With the steep rise of rents and the closure of cultural touchstones like botanicas, some Haitian immigrants don’t feel at home in their own neighborhood.
From 2014 until this past April, I lived on Northwest Second Avenue in Miami, Florida’s Little Haiti neighborhood. Migrants from Haiti began arriving here in large numbers in the late 80s, following the collapse of the Jean-Claude Duvalier dictatorship. For many, the weather and ambiance of Miami seemed like a natural transition.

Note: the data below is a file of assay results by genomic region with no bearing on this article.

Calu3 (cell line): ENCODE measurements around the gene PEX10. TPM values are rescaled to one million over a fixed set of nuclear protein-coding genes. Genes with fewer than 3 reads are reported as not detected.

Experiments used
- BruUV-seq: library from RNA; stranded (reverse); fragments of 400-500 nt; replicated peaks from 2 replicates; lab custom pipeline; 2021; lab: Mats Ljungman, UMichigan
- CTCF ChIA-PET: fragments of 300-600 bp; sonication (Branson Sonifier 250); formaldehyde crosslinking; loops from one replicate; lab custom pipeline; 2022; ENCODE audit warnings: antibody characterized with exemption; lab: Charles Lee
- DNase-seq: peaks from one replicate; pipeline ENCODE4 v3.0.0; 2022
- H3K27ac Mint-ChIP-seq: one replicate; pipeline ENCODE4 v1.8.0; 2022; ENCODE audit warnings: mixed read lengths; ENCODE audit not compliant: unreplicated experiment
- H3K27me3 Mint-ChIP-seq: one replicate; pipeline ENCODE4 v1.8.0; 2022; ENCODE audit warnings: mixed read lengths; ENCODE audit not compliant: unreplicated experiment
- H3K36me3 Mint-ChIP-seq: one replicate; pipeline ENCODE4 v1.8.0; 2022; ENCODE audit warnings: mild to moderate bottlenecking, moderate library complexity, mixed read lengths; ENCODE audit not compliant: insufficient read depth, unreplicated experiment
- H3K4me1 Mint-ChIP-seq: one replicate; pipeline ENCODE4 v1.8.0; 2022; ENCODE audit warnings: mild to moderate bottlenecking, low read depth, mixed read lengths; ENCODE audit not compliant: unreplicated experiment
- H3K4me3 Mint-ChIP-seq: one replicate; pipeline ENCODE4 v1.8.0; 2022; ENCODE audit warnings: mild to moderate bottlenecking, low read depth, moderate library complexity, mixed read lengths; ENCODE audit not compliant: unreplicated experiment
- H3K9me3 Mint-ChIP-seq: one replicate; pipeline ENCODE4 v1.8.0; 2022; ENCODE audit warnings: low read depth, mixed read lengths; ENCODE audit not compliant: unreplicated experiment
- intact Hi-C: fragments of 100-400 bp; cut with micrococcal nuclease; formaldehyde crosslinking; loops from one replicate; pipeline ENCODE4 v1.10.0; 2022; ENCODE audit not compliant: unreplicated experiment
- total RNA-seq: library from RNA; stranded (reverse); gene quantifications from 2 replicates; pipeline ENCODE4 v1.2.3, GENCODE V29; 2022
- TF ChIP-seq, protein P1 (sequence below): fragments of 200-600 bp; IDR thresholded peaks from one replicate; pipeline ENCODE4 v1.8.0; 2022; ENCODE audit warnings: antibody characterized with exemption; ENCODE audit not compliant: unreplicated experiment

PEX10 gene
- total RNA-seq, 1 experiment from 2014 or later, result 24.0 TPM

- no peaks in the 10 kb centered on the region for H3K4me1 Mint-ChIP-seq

My studio was across the street from the Zubi Market, a small bodega that stayed open during Hurricane Irma after all the major chain drugstores and groceries had closed. I lived down the street from little Caribbean spots like Clives Cafe, a Jamaican eatery famous for its meat and veggie patties, and Chef Creole, which attracts tourists looking to try Haitian cuisine like griot and plantains for the first time. I used to love to walk down Second Avenue and see women selling dresses off of trees or watch people run after the jitney, a small van that costs $1.50 and drives all through the main streets of the area. But my favorite thing to do in Little Haiti was just hang out on my balcony and listen to the sounds of Kompa music blasting from the loudspeakers outside of the neighborhood’s botanicas, which are spiritual stores known for selling potions, religious statues, and alternative medicine. Botanicas are especially popular among devotees of Vodou, Brujería, and Santería faiths.